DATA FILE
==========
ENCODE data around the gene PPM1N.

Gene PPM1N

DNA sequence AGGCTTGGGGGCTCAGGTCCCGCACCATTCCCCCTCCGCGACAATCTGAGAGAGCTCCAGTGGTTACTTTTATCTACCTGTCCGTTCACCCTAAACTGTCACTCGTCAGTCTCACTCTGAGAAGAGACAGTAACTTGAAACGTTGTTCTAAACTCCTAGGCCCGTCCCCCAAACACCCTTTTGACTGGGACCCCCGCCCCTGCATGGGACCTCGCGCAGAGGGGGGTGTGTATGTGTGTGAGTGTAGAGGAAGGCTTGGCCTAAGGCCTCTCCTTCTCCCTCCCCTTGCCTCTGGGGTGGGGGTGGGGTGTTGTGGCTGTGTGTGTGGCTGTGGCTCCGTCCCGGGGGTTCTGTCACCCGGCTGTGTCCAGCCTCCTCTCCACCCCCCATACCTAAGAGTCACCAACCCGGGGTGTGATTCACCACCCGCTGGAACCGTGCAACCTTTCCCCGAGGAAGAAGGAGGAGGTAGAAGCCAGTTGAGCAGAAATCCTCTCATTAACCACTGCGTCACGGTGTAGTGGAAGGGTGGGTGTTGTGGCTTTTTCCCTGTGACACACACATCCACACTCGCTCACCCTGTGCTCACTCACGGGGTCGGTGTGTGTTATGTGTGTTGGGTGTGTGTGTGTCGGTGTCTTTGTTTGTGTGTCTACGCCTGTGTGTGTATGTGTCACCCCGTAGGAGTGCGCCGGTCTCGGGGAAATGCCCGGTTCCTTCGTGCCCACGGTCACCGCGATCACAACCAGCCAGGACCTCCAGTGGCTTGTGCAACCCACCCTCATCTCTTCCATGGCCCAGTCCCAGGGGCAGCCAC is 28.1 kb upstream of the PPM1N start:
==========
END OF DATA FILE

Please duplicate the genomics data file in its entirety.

ENCODE data around the gene PPM1N.

Gene PPM1N

DNA sequence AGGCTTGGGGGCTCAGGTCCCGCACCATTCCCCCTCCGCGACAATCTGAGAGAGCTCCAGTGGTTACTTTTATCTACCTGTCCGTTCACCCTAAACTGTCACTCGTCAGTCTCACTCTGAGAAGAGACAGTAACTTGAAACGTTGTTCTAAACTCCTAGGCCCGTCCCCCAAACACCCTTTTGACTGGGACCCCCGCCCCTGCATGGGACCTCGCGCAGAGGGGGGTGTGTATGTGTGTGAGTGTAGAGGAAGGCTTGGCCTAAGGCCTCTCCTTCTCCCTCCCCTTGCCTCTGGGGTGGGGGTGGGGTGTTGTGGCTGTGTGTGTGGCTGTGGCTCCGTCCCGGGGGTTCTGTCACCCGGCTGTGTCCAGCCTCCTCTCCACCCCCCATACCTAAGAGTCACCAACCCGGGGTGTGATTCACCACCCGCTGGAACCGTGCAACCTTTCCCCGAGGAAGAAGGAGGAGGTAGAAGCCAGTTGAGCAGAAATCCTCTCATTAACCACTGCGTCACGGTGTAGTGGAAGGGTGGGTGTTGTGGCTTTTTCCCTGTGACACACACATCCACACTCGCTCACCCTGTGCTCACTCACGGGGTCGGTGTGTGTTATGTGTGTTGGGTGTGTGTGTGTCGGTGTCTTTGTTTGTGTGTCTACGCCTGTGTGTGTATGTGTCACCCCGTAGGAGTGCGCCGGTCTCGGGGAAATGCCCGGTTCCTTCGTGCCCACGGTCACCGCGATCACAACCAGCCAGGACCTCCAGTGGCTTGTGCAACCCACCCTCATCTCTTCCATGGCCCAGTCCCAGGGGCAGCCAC is 28.1 kb upstream of the PPM1N start: